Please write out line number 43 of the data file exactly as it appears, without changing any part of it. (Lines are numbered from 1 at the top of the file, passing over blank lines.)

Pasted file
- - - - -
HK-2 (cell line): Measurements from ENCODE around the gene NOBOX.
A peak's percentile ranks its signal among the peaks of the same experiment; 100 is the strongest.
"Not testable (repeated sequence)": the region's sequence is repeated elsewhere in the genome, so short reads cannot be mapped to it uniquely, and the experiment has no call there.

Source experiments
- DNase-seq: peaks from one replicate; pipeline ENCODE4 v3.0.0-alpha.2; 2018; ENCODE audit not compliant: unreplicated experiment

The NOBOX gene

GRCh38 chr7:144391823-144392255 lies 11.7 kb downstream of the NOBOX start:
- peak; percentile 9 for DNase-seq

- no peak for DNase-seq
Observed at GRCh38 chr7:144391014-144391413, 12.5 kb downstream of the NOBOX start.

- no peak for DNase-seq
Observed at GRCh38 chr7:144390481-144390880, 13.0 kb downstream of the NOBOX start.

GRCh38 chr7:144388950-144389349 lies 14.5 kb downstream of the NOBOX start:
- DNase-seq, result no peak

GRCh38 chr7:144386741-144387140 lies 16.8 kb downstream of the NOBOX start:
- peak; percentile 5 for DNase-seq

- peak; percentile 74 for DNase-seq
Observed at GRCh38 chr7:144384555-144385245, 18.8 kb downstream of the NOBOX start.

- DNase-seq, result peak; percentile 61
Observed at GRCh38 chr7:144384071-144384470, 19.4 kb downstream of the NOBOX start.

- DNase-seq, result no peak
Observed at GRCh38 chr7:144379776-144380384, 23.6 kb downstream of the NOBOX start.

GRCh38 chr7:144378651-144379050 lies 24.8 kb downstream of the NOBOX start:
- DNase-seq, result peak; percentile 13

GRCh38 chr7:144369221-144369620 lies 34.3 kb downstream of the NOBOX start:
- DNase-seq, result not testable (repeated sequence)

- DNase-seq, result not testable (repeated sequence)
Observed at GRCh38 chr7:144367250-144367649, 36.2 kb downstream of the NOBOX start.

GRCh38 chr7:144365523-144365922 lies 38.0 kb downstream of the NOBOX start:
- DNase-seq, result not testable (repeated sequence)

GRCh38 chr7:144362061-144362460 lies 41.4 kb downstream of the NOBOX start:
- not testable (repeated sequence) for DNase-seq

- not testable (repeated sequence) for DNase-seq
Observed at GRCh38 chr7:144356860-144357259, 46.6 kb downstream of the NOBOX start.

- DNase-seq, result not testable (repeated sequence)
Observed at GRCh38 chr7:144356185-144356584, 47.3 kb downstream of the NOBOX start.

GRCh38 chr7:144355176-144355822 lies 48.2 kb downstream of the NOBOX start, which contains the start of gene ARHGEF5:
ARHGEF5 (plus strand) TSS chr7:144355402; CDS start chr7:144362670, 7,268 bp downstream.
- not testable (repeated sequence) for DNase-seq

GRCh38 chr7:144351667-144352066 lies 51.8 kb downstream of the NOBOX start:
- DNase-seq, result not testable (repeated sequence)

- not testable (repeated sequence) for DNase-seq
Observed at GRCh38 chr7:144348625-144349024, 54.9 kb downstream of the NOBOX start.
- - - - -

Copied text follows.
Observed at GRCh38 chr7:144348625-144349024, 54.9 kb downstream of the NOBOX start.